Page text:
I only planned to stay in Alice for a couple of days, but a guy I met on the Wayward Bus was going to stay a week and then do a three day tour to Darwin. I had a few days to spare so I decided to do the same. I'm glad I did, Alice is a nice place to relax for a few days, and there are plenty of things to see in and around the town. Another two people from the trip joined us for a two day trip to the West MacDonnell Ranges, for which we hired a Toyota Rav4. There are several gorges to stop at on the way, and the scenery throughout is stunning. We camped at Glen Helen, where we found some unused tents, and then continued on the loop road back to Alice, stopping at the excellent Desert Park just before arriving back in Alice Springs. The best thing about the park was its nocturnal animals display, allowing us to see animals we would never otherwise been able to. It was strange seeing all these animals I've only seen pictures of, like the mala, echidna and hopping mouse. There was also an interesting birds of prey display.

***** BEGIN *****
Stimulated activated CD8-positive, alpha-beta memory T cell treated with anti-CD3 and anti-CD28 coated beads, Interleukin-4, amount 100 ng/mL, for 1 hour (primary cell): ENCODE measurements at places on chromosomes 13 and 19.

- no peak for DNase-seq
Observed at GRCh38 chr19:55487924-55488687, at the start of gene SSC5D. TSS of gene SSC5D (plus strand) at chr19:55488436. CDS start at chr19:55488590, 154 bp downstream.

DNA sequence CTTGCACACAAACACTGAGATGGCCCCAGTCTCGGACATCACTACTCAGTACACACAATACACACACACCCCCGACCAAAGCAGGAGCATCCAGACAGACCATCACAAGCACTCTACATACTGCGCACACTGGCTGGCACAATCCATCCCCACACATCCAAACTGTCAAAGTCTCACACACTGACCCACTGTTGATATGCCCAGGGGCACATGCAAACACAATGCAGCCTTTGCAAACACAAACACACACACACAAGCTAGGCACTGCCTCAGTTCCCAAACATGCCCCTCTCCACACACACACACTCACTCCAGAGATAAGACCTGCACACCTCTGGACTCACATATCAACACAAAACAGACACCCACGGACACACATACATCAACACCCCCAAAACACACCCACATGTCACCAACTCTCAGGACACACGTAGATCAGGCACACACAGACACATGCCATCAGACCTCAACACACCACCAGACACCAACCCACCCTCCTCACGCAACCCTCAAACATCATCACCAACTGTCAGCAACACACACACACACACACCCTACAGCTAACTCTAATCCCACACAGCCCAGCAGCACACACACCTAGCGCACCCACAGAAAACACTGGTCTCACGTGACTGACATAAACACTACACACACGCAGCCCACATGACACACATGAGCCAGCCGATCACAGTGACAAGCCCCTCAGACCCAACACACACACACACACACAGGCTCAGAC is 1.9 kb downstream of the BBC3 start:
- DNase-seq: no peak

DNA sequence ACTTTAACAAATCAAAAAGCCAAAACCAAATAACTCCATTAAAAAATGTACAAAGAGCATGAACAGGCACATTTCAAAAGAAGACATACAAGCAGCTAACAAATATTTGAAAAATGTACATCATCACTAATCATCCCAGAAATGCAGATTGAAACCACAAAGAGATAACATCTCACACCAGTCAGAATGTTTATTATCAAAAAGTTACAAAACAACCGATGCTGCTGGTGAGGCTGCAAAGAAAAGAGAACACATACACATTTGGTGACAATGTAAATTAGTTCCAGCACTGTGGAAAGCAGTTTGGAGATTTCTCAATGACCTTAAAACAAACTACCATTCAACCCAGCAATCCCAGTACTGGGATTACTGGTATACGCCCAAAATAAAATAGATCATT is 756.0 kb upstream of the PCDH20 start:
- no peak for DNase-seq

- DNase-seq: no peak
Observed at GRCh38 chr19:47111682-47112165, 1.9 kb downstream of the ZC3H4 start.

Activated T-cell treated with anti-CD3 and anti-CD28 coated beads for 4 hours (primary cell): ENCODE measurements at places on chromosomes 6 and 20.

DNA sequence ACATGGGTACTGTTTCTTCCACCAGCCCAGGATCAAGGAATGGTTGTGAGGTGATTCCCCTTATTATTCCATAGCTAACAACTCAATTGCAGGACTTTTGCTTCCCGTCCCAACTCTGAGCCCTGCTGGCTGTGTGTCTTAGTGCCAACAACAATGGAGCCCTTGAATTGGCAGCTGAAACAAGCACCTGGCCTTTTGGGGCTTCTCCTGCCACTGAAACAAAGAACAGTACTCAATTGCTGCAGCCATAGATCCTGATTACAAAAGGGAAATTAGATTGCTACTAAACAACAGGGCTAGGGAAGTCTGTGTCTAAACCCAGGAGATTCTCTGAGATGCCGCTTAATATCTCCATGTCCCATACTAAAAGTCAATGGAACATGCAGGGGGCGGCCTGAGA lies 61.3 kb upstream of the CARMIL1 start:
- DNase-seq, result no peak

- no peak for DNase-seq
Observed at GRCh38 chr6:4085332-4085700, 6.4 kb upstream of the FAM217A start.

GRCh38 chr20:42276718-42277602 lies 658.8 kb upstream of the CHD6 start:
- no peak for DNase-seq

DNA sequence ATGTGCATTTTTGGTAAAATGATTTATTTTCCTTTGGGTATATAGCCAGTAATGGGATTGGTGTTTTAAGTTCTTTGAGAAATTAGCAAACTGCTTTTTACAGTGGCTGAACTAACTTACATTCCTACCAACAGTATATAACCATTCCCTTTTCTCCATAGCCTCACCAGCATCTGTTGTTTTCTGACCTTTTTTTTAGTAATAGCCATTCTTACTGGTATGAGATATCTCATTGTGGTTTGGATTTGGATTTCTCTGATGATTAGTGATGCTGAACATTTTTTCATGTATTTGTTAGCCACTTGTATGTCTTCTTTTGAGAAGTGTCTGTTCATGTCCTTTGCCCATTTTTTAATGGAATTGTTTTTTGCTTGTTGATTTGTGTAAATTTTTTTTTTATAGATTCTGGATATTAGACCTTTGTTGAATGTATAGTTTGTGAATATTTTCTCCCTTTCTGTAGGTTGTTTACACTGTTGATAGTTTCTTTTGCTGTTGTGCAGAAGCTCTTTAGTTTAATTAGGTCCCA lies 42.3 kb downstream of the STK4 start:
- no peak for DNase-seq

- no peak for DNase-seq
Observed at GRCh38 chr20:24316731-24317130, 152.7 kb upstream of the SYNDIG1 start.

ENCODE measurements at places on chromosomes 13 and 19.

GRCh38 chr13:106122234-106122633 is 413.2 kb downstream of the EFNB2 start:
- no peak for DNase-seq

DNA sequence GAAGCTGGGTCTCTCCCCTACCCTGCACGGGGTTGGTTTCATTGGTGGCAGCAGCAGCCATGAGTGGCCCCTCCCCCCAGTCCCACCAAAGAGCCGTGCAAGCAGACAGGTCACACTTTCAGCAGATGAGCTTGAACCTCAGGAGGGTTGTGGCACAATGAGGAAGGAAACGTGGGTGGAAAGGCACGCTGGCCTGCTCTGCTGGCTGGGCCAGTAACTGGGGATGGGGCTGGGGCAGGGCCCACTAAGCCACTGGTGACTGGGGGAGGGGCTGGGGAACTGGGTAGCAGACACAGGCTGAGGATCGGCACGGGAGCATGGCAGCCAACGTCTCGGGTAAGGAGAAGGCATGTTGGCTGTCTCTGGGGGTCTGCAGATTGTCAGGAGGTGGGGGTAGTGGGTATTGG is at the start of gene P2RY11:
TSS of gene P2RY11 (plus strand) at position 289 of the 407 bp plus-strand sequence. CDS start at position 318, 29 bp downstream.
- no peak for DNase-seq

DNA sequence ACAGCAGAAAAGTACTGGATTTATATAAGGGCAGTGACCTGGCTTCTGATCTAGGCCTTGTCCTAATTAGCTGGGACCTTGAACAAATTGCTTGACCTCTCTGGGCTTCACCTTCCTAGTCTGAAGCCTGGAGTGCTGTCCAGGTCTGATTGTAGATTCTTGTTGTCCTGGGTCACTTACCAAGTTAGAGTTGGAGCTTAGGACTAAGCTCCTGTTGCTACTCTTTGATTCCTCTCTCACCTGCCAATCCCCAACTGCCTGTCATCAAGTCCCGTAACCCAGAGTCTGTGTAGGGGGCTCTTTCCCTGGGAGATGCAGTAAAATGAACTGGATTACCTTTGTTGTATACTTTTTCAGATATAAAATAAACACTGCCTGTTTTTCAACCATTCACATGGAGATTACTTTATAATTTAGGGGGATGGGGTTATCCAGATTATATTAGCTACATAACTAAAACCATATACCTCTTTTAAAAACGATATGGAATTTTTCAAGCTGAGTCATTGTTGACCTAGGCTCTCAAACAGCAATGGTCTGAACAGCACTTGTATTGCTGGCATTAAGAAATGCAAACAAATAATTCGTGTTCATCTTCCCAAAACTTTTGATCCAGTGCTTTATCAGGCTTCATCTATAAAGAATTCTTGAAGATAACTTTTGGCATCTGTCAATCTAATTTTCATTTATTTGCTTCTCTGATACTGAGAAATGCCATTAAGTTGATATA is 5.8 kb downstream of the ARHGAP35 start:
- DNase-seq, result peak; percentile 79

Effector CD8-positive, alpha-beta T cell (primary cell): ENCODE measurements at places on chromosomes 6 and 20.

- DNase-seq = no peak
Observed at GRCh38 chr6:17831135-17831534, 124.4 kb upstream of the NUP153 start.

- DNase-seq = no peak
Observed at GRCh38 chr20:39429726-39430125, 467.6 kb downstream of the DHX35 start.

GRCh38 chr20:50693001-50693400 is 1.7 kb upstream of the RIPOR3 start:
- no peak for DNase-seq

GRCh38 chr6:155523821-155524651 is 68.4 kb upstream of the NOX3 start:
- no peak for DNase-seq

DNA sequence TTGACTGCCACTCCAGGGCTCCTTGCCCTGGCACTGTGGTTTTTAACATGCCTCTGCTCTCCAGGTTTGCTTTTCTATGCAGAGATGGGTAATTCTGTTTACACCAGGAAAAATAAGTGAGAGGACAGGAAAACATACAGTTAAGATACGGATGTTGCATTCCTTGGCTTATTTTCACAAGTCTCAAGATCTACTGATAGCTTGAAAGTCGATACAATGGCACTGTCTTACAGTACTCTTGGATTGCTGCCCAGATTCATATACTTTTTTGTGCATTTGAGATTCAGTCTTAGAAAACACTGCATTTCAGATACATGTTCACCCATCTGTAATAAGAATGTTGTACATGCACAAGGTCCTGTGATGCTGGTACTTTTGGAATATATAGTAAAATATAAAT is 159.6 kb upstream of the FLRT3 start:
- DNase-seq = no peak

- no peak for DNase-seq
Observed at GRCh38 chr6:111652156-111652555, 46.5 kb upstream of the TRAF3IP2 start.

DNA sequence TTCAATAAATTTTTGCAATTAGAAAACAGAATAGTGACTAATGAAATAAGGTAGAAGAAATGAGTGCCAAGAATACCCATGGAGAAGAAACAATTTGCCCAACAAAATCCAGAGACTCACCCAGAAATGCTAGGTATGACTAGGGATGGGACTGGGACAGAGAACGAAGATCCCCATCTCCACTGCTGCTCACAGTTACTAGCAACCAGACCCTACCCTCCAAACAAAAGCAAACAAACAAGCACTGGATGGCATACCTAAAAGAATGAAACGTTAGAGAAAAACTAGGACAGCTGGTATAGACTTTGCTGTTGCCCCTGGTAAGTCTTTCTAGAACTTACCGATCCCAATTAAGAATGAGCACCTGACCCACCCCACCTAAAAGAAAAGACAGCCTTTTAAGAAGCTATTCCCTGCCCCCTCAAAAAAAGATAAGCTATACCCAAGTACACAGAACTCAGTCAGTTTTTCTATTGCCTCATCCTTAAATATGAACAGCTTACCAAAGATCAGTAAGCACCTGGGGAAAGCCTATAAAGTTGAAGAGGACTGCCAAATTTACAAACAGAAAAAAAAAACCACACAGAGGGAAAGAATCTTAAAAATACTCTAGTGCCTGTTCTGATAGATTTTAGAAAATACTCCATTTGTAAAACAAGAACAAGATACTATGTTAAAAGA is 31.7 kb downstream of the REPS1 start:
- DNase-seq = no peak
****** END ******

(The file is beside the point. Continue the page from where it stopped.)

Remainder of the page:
Alice Springs is an unusual place, typical of an isolated outback town, but on a larger scale than the others. Here we saw the shocking reality of the state of the Aborigines in Australia. Many of them, homeless and jobless, spend their time walking the streets or sitting together on the grass. Many looked like they'd been in a fight, with puffed up faces, bandages and walked with limps. Most were overweight and were often drunk. It's sad to see what has become of the world's oldest and most amazing people. I had a good time in Alice Springs. We stayed at Melankas, a large hostel with a bar/club/restaurant attached. I shared a room for $90 for a week. As with most places there, there was a pool where I spent a lot of the time relaxing. When I wasn't sunbathing, I went to the reptile centre, did a hot air balloon ride which cost $110 for an hour (apparently, Alice Springs is one of the four best places in the world for it), we went on a cultural tour which included a trip to the old telegraph station, a boomerang throwing lesson, a talk on aboriginal kinship and aboriginal dance show (which was too much of a circus show but it was still interesting). I also had some didgeridoo lessons. One night we went to watch a didgeridoo expert play with his band at Scotties pub and, for one of the tracks, I was playing the bongos.